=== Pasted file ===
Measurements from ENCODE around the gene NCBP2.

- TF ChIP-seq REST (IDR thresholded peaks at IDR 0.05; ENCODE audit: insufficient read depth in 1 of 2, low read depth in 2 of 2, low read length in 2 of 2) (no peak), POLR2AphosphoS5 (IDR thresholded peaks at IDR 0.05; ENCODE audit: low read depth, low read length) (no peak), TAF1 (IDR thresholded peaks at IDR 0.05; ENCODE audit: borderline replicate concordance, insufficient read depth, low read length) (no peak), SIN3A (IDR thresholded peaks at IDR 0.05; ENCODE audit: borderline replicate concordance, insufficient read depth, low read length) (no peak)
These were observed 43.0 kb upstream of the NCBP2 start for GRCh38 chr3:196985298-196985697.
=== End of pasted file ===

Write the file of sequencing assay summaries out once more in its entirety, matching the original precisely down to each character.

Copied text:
Measurements from ENCODE around the gene NCBP2.

- TF ChIP-seq REST (IDR thresholded peaks at IDR 0.05; ENCODE audit: insufficient read depth in 1 of 2, low read depth in 2 of 2, low read length in 2 of 2) (no peak), POLR2AphosphoS5 (IDR thresholded peaks at IDR 0.05; ENCODE audit: low read depth, low read length) (no peak), TAF1 (IDR thresholded peaks at IDR 0.05; ENCODE audit: borderline replicate concordance, insufficient read depth, low read length) (no peak), SIN3A (IDR thresholded peaks at IDR 0.05; ENCODE audit: borderline replicate concordance, insufficient read depth, low read length) (no peak)
These were observed 43.0 kb upstream of the NCBP2 start for GRCh38 chr3:196985298-196985697.